The IP addresses of gh1 starts as 10.0.0.1 and MAC address will be 00:00:00:00:00:01 Similarly the IP addresses of gh2 will be as 10.0.0.2 and MAC address will be 00:00:00:00:00:02

6. If you want to see visually how the controller has set up a flow, then run fstate command -

hsh gh1 ping -c1 10.0.0.35; fstate

You will see how the the controller has programmed the forwarding tables. Roll the mouse over head of the directed edges between switches in this picture below to see the flow details.



7. Now, more interesting stuffs! You can see exactly what happens between the controller and switches in your network when a flow gets established. To do this run the command as an event. The syntax is ofevent a_command. For example in the command below we the host gh1 pings (once, note -c1) host 10.0.0.35 (gh35). During this event all the transactions between switches and controller nodes will be captured and plotted as graphs.

ofevent hsh gh1 ping -c1 10.0.0.35

This shows the forwarding state before the event, control plane transactions during the event and the forwarding state after the event. Roll the mouse over the tip of the edges to see more about the messages that got exchanged. You will also see sequence diagram of message exchanges between switches and controller node. At the end of the page is a legend to interpret what those different type of edges mean. For example you see pictures like these for the event you have generated.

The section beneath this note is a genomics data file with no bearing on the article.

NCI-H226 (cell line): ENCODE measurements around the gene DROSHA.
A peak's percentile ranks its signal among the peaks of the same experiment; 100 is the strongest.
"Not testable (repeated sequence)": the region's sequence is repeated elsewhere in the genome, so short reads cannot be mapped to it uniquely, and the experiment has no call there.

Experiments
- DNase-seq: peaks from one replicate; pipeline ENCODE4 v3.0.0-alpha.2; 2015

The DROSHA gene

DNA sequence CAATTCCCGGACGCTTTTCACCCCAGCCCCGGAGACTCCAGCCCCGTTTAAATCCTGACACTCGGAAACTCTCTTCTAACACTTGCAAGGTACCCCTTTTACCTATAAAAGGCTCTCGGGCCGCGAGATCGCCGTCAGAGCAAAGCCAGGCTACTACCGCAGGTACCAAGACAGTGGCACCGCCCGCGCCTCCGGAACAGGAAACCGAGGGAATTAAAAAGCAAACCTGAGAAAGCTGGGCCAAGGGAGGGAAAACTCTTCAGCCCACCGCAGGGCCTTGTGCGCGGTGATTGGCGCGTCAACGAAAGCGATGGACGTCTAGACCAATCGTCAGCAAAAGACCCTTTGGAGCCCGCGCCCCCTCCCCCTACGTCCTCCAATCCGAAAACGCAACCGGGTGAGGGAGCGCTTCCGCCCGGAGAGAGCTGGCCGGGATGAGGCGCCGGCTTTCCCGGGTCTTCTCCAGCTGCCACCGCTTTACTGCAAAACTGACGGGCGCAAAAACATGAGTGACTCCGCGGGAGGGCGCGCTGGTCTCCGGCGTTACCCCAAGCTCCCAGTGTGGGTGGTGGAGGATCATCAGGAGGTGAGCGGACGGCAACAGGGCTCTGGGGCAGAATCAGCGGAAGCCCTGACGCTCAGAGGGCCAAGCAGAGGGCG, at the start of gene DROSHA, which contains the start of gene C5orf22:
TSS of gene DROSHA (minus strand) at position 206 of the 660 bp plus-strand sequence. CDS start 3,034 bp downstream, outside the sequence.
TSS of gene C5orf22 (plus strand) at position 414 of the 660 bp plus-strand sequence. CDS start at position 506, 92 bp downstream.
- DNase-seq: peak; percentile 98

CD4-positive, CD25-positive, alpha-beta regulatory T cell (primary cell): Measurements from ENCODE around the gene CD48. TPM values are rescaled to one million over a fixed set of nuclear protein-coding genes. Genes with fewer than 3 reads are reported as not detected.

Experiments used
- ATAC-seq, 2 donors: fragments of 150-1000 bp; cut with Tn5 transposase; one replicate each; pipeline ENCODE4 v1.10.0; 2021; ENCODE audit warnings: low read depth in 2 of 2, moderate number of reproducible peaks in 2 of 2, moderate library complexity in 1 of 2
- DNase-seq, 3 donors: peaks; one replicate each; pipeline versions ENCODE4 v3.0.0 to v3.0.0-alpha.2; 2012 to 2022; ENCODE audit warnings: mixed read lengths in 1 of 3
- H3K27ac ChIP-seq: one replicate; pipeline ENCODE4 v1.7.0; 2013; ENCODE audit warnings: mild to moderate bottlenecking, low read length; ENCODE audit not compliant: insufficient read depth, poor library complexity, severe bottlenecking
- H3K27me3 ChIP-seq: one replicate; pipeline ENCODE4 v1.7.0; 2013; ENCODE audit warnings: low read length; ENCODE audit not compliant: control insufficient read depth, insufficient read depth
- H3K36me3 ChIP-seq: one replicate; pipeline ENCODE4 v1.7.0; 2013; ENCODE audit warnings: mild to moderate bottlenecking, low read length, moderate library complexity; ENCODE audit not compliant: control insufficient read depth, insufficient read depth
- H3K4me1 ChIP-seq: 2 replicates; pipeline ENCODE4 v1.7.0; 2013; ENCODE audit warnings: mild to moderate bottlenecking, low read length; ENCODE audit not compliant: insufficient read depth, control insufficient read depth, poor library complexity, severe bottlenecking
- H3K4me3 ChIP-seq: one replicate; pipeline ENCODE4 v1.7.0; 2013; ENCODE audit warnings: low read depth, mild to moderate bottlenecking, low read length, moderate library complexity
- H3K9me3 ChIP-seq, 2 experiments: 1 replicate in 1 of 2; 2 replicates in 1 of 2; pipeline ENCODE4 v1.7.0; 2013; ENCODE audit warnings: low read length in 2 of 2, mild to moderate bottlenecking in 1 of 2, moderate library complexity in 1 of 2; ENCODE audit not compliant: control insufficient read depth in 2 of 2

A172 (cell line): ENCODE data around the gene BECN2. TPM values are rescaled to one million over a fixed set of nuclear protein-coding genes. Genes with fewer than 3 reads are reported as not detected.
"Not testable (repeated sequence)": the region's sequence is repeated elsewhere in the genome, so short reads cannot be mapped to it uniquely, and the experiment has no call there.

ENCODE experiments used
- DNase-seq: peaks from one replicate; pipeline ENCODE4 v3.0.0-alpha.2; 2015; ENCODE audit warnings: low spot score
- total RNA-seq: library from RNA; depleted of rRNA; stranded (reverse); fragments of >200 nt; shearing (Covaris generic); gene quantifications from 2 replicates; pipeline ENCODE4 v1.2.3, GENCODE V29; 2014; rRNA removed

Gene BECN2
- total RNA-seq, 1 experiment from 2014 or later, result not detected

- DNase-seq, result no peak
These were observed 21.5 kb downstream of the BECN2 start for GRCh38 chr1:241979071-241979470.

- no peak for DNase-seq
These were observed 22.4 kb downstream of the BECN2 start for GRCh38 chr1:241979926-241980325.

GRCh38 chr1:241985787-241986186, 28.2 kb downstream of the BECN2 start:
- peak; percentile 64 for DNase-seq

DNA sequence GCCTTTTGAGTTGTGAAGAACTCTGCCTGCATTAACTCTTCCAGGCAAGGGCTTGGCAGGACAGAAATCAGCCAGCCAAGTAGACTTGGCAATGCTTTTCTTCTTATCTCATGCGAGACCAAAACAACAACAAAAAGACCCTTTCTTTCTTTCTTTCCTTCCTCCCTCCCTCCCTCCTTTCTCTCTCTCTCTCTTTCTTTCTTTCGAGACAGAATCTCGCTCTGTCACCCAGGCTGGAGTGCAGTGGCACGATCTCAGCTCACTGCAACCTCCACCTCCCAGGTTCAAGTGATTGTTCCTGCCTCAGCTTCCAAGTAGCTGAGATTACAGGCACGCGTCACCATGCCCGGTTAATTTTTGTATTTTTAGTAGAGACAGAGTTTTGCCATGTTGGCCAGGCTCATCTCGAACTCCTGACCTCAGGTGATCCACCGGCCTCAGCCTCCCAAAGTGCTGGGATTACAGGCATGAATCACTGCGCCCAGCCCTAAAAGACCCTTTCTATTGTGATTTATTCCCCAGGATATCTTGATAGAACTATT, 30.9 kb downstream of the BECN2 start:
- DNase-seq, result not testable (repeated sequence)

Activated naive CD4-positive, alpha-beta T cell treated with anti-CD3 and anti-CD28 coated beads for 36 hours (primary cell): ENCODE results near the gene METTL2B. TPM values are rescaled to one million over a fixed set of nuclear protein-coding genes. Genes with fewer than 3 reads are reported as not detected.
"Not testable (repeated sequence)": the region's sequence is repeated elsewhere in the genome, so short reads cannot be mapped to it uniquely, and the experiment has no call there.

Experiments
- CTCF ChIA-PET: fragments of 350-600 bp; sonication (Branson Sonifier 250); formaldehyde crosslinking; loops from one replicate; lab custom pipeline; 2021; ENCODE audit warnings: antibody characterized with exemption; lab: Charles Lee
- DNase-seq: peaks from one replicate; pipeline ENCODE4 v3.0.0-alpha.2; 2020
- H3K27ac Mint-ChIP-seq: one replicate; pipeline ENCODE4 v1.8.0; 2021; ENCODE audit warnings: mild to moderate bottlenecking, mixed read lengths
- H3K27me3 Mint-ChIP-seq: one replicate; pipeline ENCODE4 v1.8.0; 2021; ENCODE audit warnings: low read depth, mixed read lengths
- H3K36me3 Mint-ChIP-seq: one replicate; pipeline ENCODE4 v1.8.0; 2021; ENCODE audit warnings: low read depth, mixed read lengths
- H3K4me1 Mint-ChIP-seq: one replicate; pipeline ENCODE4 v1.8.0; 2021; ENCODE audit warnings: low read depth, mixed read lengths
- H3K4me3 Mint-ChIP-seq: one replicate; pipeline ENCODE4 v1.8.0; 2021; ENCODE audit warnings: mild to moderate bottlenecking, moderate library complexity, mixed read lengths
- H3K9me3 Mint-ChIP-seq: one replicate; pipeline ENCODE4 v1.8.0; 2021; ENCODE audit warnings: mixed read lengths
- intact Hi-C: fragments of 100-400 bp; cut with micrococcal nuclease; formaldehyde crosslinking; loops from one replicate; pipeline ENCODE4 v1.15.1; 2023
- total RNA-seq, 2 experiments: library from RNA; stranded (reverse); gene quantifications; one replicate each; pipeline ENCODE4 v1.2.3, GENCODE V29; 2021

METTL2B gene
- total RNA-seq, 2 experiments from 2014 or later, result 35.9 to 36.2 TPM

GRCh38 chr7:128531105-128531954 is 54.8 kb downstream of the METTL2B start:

Like in previous case roll the mouse our arrow head of those different colored edges, you will see more details about that Openflow message or a flow inserted by the controller!!



8. We humans can't feel the numbers. At times an animated picture makes far more sense. Now, If you want to see the animated view of the last event then run command -

event_animate

That shows time scaled visual account of the message transactions between all the switches and the controller! Here is an example of what you will see !



Isn't that cool?!